A wife fakes her death to escape the most dangerous man she knows: her husband. But cruel Martin Burney discovers his wife is alive, and stalks her in a small town. A young professor there is courting her, but one night she knows her compulsively neat husband has entered her house to rearrange towels in her bath and canned goods in her kitchen.
He's found her.
He's out there.
A love story, a mystery, and a small town in World War II. What if you want--and deserve--revenge? Miranda is bright, funny and pretty. She loves two men who want her as much as they hate each other. The war changes all three. Miranda has a happy life, and a secret. She keeps it until no one remembers. No one knows.
The world thinks Randal Eliot writes during his manic phases, but his wife Mary creates his famous books and supports their family. When Randal dies, no one will believe she is the genius.
She marries a younger man, Paul, a Randal Eliot scholar. Paul cannot bear to believe Mary is the genius—she will destroy his life work and Randal Eliot’s reputation. He has killed before. He must kill again.
When Catherine Buckingham’s parents die, her young uncle, Thorn Wade, becomes her guardian and raises her as her mother wished, so Catherine becomes an adult who is not like the men—or women—of the world around her: she is a sexual creature we seldom encounter. With innocent joy Catherine explores her amorous feelings for the man who has raised her, while Thorn will not take any male initiative by word, look or action. They keep the memory of that summer like a promise they will someday fulfill.
But Thorn must leave to fight in World War II. Catherine is told he is dead, and learns, painfully, how to be like women of the 40’s and 50’s. Yet Thorn is alive, and comes to find a Catherine who is finished, accomplished. How can she face the man who formed her for another life?
Three courageous young people, one a new white slave mistress, two captured black slaves--meet on South Carolina rice plantations during the summer of 1850. Black Joan and her husband Will have been raised free, then captured. Their civilized virtues make Joan valuable as a maid in the Big House, and Will soon becomes the black slave driver.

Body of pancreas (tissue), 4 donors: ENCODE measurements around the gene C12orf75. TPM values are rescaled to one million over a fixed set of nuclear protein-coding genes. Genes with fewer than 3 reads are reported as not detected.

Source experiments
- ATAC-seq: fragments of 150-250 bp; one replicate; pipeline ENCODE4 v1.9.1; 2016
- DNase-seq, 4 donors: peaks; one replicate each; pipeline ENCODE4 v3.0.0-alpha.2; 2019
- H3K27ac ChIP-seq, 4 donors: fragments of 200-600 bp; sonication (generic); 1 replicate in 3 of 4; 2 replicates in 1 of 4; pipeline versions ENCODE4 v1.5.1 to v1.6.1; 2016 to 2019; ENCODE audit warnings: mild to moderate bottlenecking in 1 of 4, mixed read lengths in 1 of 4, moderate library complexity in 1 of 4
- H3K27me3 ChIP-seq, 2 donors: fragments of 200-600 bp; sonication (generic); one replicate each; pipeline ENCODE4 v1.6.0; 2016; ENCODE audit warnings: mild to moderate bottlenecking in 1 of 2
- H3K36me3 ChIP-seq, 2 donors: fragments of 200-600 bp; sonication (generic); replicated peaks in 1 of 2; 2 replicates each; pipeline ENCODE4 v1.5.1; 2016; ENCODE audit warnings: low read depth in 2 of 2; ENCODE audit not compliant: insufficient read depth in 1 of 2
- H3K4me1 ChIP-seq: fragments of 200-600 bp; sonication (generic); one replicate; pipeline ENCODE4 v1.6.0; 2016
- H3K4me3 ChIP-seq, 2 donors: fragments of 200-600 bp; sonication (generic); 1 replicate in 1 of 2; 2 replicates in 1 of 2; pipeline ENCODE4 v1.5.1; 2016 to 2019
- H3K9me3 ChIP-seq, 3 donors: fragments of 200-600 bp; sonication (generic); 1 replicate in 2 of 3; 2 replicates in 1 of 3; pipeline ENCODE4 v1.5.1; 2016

Slavery's subtle poison corrupts the three industrious, warm-hearted young people, slave mistress as well as slaves. They have no choice; they survive, even triumph, just as capable young people trapped in a sick society would survive and triumph today.
In an echo of THE GOLDEN BOWL by Henry James, a rich father and daughter unknowingly marry two lovers. But in the world of this book, the father is a ruthless Iowa businessman who has earned his name of “Bonfire” by burning down his competitor’s warehouses. His beautiful young wife loves the wealthy life he gives her, but she cannot resist her new son-in-law, and he loves her still.
Their risk is deadly. Bonfire has the money and the power to stop at nothing, even murder. His daughter is dear to him. When Bonfire and his daughter discover the truth, one of them will forgive, but the other will kill.
Mary Bryant grows up in a dirt-poor Nebraska family, hungry and unwanted. Her only friends are a next-door neighbor and her little half-sister Rhody, but she has to leave them and run away to Chicago to sleep under a hedge and work as a waitress.
Gunther Meyer finds her, marries her, and she’s happy in her first real home with their new baby, Maria. But one day her world explodes: she discovers her marriage to Gunther was a sham. He has a rich young woman for a wife.
Mary escapes to Florida with Maria, only to find that she is being pursued by Gunther, his friend Manuel, and Gunther’s new wife. They find her at Disney’s Epcot, and Manuel forces Mary to take her baby to Mexico with him, and begs her to marry him. But he keeps her a prisoner, hiding her—why? Soon the world’s reporters are on her track—what has she done?
Publication list of award-winning short stories and a featured selection
Publication list of award-winning poems and several featured poems
A New work of Fiction
From chapters 8 and 9: